top of page

My Top 5 Book Picks for Women with ADHD

Updated: Jun 24, 2022

(with 5 more for further inspiration)

If, like me, you are a reader, and your kindle free-sample library looks as full as your recycling bin that you keep forgetting to take out; or like your clothes closet, scattered with maybe items, just in case items, fat clothes, thin clothes, painting clothes..., you'd probably be really happy if someone would review a few of the books written specifically for woman with (suspected) ADHD.

BTW, ADHD here includes the inattentive type, previously termed ADD, where the hyperactivity is actually in your head. Another fun fact - hyperactivity in girls sometimes shows up as "hyper-talkativity". But really, the name "Attention Deficit Hyperactivity Disorder" is a misnomer - its not a deficit of attention so much as an inability to REGULATE attention and; as stressed by ADHD research guru Dr. Russel Barkley, this name for the disorder totally discounts the very important aspect of emotional management, as well as other executive function difficulties.

So without further ado, here they are, my top 5 picks of essential reading for women with self-management struggles; with 5 more bonus recommendations if you are a reading fanatic like me who consumes non-fiction like chocolate after a stressful day.

  1. ADD FRIENDLY WAYS TO ORGANIZE YOUR LIFE, by Judith Kohlberg and Kathleen G. Nadeau, PH.D

So this wasn't even on my list until I eagerly consumed it in two days recently. Co-written by a personal organizer and a clinical psychologist, this book systematically breaks down typical difficulties with organization and their affects on our lives. Although not specifically written for women, I found that their topics were all extremely relevant to women; whose organizational roles often extend to physical home organizer, constant financial decision-maker, family coordinator, meal-planner and career woman to name but a few. The book is basically divided into how to organize:

  • things

  • time

  • *information and

  • finances,

with the latest edition concluding with an important chapter on getting organized in a digital world. Although this information is a little dated already, it just goes to show how quickly our digital world changes and how important it is to try get a handle on it.

In short, it not only clearly ORGANIZES typical challenges, but then offers practical suggestions using a a 3-tiered model of:

a. how you can support yourself

b. how you friends and family can support you

c. how a professional (ADHD coach, personal organizer, therapist) can support you.

If you are looking for a book that will spur you to take action, this is it.

This was such an eye-opener for me in terms of the way that ADHD can manifest itself differently in girls and women as opposed to the typical symptoms of hyperactivity and lack of attention that we associate with the disorder. For any woman who has ever suspected herself of having ADHD, for any woman who has suffered from unexplained depression and anxiety, shame at not being organized enough or is chronically overwhelmed; Sari shares her personal struggles with ADHD and offers practical suggestions for:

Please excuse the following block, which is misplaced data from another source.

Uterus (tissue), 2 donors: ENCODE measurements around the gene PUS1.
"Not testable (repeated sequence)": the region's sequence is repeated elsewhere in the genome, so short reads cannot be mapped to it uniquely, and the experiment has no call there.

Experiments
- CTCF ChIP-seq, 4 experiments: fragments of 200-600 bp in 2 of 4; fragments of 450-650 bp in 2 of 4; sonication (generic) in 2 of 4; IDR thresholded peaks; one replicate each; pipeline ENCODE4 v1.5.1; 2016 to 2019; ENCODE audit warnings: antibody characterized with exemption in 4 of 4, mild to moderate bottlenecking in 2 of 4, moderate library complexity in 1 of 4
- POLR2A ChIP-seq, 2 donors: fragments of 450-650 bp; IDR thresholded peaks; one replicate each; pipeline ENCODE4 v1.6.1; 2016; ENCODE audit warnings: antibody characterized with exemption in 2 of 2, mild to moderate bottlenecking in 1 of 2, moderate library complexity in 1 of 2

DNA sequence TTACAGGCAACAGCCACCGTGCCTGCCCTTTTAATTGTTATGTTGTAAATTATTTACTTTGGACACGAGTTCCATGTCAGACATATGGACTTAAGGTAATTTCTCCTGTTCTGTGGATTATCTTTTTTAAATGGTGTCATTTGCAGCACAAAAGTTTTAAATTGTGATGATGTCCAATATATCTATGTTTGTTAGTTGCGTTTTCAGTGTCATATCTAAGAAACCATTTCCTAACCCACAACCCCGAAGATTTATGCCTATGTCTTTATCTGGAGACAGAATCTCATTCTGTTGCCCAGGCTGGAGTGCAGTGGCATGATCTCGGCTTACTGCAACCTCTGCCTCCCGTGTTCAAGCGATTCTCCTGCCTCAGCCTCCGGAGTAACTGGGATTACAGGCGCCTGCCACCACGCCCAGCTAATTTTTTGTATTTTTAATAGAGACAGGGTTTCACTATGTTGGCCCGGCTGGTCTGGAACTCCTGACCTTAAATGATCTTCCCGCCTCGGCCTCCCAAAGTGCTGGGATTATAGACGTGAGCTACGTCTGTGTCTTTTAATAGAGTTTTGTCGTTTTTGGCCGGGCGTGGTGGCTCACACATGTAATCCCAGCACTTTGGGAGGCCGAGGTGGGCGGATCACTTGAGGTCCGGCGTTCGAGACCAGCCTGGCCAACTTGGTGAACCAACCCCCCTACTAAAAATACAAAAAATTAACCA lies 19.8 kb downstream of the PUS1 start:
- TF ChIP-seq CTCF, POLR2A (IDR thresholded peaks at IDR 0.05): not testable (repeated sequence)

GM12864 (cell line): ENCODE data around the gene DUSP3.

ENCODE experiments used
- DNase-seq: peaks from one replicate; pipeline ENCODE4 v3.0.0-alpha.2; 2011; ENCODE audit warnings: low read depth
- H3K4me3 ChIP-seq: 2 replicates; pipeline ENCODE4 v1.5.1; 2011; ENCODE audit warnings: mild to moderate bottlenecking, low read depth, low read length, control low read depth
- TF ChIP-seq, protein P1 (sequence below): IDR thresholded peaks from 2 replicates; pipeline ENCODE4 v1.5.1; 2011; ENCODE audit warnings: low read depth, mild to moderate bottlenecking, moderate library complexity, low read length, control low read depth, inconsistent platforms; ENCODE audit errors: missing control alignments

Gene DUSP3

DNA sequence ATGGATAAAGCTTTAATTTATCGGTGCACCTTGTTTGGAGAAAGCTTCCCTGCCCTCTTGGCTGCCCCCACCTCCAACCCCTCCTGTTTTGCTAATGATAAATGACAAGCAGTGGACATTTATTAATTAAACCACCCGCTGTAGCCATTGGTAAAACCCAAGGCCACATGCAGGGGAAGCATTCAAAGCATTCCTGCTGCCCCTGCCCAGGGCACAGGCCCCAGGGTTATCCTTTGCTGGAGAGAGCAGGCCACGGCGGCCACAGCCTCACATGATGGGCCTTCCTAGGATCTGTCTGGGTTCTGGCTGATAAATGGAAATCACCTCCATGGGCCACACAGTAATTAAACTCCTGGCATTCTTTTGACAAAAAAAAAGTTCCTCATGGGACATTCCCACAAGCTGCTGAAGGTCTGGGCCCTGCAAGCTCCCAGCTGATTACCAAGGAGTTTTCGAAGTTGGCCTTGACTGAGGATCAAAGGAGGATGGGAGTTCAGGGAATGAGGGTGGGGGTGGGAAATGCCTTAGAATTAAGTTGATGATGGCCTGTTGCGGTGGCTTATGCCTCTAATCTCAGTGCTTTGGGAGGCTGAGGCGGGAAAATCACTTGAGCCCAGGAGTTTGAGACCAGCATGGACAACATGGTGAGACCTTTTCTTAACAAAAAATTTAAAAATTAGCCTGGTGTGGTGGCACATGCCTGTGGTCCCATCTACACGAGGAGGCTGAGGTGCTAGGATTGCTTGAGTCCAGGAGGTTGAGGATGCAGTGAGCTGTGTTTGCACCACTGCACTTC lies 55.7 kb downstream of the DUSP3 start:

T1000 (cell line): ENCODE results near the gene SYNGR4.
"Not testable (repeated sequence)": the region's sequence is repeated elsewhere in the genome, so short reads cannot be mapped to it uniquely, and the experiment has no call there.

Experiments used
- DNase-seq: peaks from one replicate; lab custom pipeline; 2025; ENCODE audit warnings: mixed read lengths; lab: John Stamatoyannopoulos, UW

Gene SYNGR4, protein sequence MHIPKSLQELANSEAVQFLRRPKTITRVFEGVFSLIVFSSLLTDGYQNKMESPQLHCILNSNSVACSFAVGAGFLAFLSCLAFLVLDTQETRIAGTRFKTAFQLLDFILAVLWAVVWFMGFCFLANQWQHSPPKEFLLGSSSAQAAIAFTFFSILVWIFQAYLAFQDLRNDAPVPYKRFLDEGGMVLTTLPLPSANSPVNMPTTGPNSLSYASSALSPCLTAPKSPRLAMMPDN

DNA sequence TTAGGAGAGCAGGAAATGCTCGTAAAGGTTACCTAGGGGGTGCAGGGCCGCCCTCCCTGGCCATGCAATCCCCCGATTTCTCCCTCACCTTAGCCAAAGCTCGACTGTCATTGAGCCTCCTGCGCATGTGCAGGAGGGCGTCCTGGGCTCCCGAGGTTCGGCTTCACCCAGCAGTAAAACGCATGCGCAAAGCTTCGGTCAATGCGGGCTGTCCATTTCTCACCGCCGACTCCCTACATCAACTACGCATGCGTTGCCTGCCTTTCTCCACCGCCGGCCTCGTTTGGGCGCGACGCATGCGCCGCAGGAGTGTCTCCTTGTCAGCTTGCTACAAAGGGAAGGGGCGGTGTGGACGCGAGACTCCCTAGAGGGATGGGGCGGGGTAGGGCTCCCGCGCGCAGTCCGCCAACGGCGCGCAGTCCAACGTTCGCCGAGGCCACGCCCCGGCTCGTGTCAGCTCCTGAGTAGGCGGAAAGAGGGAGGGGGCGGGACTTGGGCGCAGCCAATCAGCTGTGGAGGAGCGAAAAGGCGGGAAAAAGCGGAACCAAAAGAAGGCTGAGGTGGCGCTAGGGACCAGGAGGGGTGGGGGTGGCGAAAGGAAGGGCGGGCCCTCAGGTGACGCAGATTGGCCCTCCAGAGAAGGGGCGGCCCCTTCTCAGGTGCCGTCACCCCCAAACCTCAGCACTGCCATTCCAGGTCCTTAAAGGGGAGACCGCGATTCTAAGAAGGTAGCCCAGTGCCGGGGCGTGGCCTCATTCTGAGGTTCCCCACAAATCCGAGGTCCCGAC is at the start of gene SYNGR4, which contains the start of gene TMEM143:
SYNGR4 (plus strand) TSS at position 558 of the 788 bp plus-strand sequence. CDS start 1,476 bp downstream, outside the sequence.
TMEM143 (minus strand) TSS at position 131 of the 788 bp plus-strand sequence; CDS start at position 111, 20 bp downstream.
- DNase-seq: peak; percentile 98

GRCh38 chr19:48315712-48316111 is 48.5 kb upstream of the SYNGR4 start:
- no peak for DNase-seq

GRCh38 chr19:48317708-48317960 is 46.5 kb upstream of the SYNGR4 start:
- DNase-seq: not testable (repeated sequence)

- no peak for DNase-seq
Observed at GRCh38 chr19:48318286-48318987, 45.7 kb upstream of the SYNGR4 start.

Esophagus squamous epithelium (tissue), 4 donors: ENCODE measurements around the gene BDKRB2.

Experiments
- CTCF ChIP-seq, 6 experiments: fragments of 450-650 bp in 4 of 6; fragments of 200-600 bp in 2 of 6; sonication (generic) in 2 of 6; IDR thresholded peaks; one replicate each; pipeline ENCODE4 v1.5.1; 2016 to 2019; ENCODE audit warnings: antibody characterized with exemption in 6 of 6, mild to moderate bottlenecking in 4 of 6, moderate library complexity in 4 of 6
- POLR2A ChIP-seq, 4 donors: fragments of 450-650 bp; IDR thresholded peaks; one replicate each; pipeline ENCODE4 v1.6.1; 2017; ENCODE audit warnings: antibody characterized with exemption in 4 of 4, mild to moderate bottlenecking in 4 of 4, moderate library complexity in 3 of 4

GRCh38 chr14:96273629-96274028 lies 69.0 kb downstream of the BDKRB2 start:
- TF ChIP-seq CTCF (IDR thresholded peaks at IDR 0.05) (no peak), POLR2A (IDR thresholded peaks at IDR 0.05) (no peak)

• restructuring your life

  • renegotiating your relationships and

  • redefining your self-image.

This book was full of "AHA", "OMG that's me" and "so THAT's why" moments for me, leading to huge leaps in my understanding of myself.


Sari recently came out with a new book, co-written by Michelle Frank. A Radical Guide for Women with ADHD: Embrace Neurodiversity, Live Boldly, and Break Through Barriers . This is one of the most updated books on women with ADHD, and also one of the most positive and encouraging ones I've read.

Psychotherapist Terry dives head-first into the feminine side of ADHD challenges, with chapter headings such as:

  • My Life is Buried under one of These Piles

  • Clothing Loathing

  • When Mommy has ADHD and

  • Hormonal Humps, Bumps and Flashes.

A great survival guide that deals with the little everyday things at accumulate to get us down.

The title of this one says it all, as far as I'm concerned. Also written by women with ADHD themselves, this practical and compassionate approach to adulting with ADHD is informal and comprehensive enough to include topics such as:

  • Mealtime Mania

  • Dating, family and sexuality

  • Work relationships

  • Medication and

  • Balance.

The pragmatic and problem-solving approach makes this one #4 on my list.


With a little more depth than some of the above-mentioned books, this book starts with diagnosis and moves progressively and logically to cover self-assessment, medical and non-medical treatments, associated disorders, environmental supports and the gamut of ADHD influences on the different life-stages for women. This book is written by the same author who co-wrote my number one recommendation, and it has a little more meat and background (studies, neuroscience, medical information) on the intricacies of the ADHD condition.

And now, as promised, my bonus 5-10 list for women with ADHD/self-management challenges (in no order of preference):


8. DRIVEN TO DISTRACTION, Recognizing and Coping with Attention Deficit Disorder, by Edward M. Hallowell M.D. and John J. Ratey M.D.

Happy reading ladies!

1,335 views0 comments
bottom of page